This naturopathic doctor’s opinion

I feel comfortable dosing 5-HTP in a verbal pediatric population who can adequately communicate the early signs of serotonin syndrome. These early signs include vivid dreams (first sign), anxiety, agitation, restlessness, and even a worsening of insomnia. Children with MAOA or COMT single nucleotide polymorphisms (SNPs) very frequently have paradoxical responses to 5-HTP. I would use extreme caution in this patient population, or in patients prone to violent outbursts or anger.

In my practice I use 5-HTP lozenges as a trial for some children struggling with ADHD, insomnia and depression. I use 5-HTP in school-age and adolescent children who have good communication skills. I always let children self-select to whether they want to continue a sample trial of a 5-HTP lozenge, as children are quite good at telling whether a substance helps their nervous system or worsens it. In some cases kids will even say a lozenge “doesn’t taste good,” when they really mean it doesn’t make them feel good.

I recommend considering 5-HTP as an alternative to SSRI’s in adolescent children struggling with depression and anxiety. 5-HTP can be combined with SSRI’s but should be done with extreme caution as the risk for serotonin syndrome increases dramatically. 5-HTP is a nice addition to treatment-resistant depression, or for children with depression who also have poor protein intake and we presume low tryptophan levels.

It is also important to note that 5-HTP and P5P (pyridoxine-5-phosphate or vitamin B6) go together extremely well, as P5P is the cofactor needed for conversion of 5-HTP to tryptophan. B6 supplementation is challenging in a pediatric population, as it has an unfavorable taste. Children who can swallow capsules may be able to try P5P, but make sure to supplement on a full stomach as nausea can occur.

And, as always, 5-HTP is only one tool in a robust naturopathic toolbox for neurological considerations. Addressing diet, body movement (exercise), social circumstances, stress, counseling, etc, are incredibly important for a whole-person approach to mental health. For more information check out our article Nutritional Interventions for Depression and Anxiety in Children.

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When we eat foods containing the amino acid tryptophan, it’s converted to the chemical 5-HTP and later to serotonin, the “feel good” neurotransmitter. Normal levels of serotonin promote focus, emotional stability, happiness, a sense of calm and impact numerous body functions like digestion, cognition and sleep. 5-HTP is not found in food so supplements are the best way to optimize intake. However, supplements should be used with considerable caution, especially in individuals taking antidepressants due to the risk of serotonin syndrome.

The research on 5-HTP in adults is widespread and promising, while the research on children is quite limited. Some studies indicate an association between the tryptophan, 5-HTP, serotonin pathway and children with Autism Spectrum Disorder and ADHD, but the results are often conflicting and inconclusive. In adults, 5-HTP is used to manage a variety of neurological and metabolic disorders. Theoretically, 5-HTP would have a similar effect on children by increasing serotonin and improving associated functions like cognition, emotional stability, digestion and sleep.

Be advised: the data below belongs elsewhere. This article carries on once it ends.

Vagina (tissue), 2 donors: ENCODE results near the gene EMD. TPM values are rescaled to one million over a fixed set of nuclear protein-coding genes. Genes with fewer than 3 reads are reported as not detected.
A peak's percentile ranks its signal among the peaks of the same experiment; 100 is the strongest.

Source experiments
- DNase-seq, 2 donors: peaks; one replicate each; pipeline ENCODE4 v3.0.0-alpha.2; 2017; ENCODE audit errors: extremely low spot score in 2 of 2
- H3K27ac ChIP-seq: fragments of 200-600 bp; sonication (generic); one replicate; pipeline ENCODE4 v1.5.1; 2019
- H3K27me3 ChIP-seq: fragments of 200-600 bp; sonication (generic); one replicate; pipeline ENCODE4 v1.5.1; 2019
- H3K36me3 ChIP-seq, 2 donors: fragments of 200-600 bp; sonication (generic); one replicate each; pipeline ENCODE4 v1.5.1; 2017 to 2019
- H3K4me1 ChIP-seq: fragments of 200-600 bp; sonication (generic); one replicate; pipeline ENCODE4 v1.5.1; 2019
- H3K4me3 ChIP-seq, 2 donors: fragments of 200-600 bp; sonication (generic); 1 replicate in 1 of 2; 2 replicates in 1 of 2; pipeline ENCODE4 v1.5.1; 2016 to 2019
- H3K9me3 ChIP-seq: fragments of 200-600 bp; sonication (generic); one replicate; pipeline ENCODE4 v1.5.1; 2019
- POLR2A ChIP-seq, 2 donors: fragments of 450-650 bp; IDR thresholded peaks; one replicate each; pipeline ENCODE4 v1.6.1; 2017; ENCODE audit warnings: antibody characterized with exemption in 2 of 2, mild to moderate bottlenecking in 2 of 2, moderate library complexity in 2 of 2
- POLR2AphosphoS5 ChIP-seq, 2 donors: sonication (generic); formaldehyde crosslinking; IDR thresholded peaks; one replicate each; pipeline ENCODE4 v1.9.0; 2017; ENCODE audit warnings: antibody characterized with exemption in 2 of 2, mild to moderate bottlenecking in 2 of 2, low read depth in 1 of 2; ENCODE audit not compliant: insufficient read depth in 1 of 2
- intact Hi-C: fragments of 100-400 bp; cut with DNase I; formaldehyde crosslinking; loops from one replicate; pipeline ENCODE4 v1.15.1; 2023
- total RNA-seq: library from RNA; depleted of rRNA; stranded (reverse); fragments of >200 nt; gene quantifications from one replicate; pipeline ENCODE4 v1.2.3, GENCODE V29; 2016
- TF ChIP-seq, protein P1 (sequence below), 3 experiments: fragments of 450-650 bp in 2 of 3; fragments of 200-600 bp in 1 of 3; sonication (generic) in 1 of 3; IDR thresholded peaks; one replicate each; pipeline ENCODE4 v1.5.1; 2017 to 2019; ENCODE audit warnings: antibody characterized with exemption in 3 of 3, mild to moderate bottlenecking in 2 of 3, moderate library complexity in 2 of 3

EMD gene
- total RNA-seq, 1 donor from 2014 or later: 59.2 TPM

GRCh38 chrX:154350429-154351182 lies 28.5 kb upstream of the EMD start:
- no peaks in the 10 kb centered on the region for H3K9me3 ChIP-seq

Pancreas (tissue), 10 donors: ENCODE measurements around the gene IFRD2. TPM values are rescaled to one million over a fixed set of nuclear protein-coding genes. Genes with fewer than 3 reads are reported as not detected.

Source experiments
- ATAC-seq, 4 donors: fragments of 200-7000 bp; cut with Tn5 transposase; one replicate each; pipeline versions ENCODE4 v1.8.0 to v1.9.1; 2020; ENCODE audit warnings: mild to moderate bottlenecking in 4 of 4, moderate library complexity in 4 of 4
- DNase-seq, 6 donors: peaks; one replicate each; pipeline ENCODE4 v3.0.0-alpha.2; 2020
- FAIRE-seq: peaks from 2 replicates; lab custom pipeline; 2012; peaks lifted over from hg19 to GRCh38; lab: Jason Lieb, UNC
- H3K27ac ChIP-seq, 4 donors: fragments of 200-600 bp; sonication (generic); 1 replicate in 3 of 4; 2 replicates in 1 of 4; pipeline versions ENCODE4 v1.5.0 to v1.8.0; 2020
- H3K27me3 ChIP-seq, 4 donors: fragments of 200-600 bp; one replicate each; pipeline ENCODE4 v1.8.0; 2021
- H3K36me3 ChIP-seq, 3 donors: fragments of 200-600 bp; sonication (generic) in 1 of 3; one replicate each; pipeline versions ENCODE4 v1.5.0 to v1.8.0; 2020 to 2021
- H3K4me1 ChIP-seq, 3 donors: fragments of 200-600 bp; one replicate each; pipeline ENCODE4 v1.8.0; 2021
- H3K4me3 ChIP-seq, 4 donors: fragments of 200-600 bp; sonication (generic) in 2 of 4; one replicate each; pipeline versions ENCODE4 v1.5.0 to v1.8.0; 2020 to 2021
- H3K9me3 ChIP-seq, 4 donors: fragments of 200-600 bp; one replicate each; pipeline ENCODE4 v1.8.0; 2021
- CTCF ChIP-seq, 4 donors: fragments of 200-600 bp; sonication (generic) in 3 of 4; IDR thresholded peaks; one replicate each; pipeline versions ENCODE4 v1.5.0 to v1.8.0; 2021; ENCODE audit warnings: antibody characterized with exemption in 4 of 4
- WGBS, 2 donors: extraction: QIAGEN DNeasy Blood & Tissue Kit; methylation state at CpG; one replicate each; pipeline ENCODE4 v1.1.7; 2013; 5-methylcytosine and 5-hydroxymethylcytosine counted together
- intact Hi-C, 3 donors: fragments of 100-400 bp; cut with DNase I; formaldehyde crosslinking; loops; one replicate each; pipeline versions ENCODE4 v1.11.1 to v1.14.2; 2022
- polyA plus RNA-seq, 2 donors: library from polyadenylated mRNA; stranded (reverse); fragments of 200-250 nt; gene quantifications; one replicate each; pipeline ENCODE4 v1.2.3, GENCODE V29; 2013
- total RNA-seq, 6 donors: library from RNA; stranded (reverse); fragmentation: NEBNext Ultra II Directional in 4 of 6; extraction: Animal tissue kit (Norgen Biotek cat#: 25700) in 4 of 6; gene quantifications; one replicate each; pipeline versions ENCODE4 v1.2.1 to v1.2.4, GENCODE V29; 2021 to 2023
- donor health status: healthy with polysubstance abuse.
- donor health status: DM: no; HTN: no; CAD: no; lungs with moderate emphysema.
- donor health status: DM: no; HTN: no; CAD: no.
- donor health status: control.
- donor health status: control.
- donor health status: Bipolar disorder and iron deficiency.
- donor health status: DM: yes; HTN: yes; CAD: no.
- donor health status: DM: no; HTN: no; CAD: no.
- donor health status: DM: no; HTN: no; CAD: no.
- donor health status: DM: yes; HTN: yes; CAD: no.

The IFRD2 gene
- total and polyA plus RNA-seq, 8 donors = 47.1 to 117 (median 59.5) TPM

1. Mount Sinai. 5-Hydroxytryptophan (5-HTP). Mount Sinai. 2022.
  2. Chu A, Wadhwa R. Selective Serotonin Reuptake Inhibitors. [Updated 2023 May 1]. In: StatPearls [Internet]. Treasure Island (FL): StatPearls Publishing; 2023 Jan-. Available from: https://www.ncbi.nlm.nih.gov/books/NBK554406/
  3. Lee Roberta. Anxiety. Integrative Medicine. 2018;4.
  1. Maffei ME. 5-Hydroxytryptophan (5-HTP): Natural Occurrence, Analysis, Biosynthesis, Biotechnology, Physiology and Toxicology. Int J Mol Sci. 2020;22(1):181. Published 2020 Dec 26. doi:10.3390/ijms22010181
  2. Abdulamir HA, Abdul-Rasheed OF, Abdulghani EA. Serotonin and serotonin transporter levels in autistic children. Saudi Med J. 2018;39(5):487-494. doi:10.15537/smj.2018.5.21751
  3. Raghavan R, Anand NS, Wang G, et al. Association between cord blood metabolites in tryptophan pathway and childhood risk of autism spectrum disorder and attention-deficit hyperactivity disorder. Transl Psychiatry. 2022;12(1):270. Published 2022 Jul 9. doi:10.1038/s41398-022-01992-0
  4. Bruni O, Ferri R, Miano S, Verrillo E. L -5-Hydroxytryptophan treatment of sleep terrors in children. Eur J Pediatr. 2004 Jul;163(7):402-7. doi: 10.1007/s00431-004-1444-7. Epub 2004 May 14. PMID: 15146330.
  5. Zamoscik V, Schmidt SNL, Bravo R, Ugartemendia L, Plieger T, Rodríguez AB, Reuter M, Kirsch P. Tryptophan-enriched diet or 5-hydroxytryptophan supplementation given in a randomized controlled trial impacts social cognition on a neural and behavioral level. Sci Rep. 2021 Nov 4;11(1):21637. doi: 10.1038/s41598-021-01164-y. PMID: 34737364; PMCID: PMC8568973.